The problems with the Congo are political and economic, but mining coltan is one of the few ways that a poor, backward country can survive. If the world stopped buying coltan from the Congo, their problems with poverty and brutality would only get worse.
    Another country abandoned by the UN and peace keepers. If the mines exploitation were well organized by their government and the western industrial corporation, it will benefit the people and help them to build their infrastructure if only a small percentage of the total exportation were allocated to it.

    I think it is the role of the UN aka the international community to help and educated the people from under developed countries, so they could have a chance to get out of the poverty.

  4. #4
    What is Coltan?

    You may not have heard of coltan, but you have it in your cell phone, laptops, pagers and other electronic devices. It is important to everyday communication in the United States, but it is making the conflict in Congo more complicated.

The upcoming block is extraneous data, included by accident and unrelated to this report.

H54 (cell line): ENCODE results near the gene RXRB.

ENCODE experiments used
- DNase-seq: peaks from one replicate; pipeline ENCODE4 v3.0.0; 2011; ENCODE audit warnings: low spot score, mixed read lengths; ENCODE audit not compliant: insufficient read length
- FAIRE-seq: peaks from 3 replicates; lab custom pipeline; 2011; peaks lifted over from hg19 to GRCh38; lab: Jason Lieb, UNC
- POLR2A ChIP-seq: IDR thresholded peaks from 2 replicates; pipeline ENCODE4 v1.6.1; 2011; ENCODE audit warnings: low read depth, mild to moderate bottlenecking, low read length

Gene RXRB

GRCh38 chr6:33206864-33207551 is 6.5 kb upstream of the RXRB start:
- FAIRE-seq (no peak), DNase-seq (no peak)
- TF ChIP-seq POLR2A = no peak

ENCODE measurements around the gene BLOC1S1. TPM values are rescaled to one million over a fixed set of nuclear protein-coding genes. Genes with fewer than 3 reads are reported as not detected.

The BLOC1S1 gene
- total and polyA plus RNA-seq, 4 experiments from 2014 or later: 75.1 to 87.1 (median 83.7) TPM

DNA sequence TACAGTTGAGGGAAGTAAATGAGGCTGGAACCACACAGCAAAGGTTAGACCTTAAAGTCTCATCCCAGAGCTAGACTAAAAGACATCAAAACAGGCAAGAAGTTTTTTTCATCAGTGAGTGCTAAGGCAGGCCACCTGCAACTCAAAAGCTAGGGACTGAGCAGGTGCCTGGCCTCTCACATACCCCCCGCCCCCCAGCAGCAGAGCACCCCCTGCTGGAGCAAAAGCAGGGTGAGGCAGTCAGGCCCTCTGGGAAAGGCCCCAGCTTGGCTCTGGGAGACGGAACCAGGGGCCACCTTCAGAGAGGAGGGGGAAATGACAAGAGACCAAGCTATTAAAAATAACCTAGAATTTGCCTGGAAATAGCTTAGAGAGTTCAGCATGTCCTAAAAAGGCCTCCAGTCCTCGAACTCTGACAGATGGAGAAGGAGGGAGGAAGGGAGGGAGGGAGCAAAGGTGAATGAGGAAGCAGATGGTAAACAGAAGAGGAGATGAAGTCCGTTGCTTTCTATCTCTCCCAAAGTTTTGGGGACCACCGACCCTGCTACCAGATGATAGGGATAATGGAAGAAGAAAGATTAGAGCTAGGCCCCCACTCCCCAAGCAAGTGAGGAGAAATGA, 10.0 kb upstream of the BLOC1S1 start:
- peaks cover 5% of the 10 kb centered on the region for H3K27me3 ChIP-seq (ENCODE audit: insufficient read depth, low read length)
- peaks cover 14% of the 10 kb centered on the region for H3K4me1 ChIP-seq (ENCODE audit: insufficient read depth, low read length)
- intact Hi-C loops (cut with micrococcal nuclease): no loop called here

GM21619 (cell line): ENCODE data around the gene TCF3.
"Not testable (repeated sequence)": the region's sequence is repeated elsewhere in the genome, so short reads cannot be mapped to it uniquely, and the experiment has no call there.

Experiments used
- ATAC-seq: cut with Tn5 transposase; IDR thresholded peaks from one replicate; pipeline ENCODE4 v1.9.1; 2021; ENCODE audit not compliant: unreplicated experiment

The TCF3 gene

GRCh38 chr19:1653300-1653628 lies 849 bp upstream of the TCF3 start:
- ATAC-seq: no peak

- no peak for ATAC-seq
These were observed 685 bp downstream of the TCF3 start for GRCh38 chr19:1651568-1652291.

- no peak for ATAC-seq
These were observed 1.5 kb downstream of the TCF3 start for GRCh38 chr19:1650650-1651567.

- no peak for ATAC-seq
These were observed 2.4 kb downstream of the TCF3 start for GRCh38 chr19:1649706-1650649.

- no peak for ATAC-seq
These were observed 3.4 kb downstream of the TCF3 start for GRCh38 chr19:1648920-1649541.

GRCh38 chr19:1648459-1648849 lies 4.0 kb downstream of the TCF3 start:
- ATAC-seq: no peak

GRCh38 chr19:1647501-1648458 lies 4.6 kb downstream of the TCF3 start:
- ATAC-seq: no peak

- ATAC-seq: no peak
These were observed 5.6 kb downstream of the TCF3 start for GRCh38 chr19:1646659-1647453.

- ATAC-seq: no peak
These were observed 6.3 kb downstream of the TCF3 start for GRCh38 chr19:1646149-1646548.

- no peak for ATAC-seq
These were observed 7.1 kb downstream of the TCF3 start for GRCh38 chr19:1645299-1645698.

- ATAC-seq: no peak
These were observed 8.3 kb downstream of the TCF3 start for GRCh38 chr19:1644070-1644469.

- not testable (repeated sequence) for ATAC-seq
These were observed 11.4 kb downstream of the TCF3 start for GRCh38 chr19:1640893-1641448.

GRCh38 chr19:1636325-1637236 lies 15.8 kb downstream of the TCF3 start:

What Is Coltan?

    Columbite-tantalite — coltan for short — is a dull metallic ore found in major quantities in the eastern areas of Congo. When refined, coltan becomes metallic tantalum, a heat-resistant powder that can hold a high electrical charge. These properties make it a vital element in creating capacitors, the electronic elements that control current flow inside miniature circuit boards. Tantalum capacitors are used in almost all cell phones, laptops, pagers and many other electronics. The recent technology boom caused the price of coltan to skyrocket to as much as $400 a kilogram at one point, as companies such as Nokia and Sony struggled to meet demand.

    How Is Coltan Mined?

    Coltan is mined through a fairly primitive process similar to how gold was mined in California during the 1800s. Dozens of men work together digging large craters in streambeds, scraping away dirt from the surface in order to get to the coltan underground. The workers then slosh water and mud around in large washtubs, allowing the coltan to settle to the bottom due to its heavy weight. A good worker can produce one kilogram of coltan a day.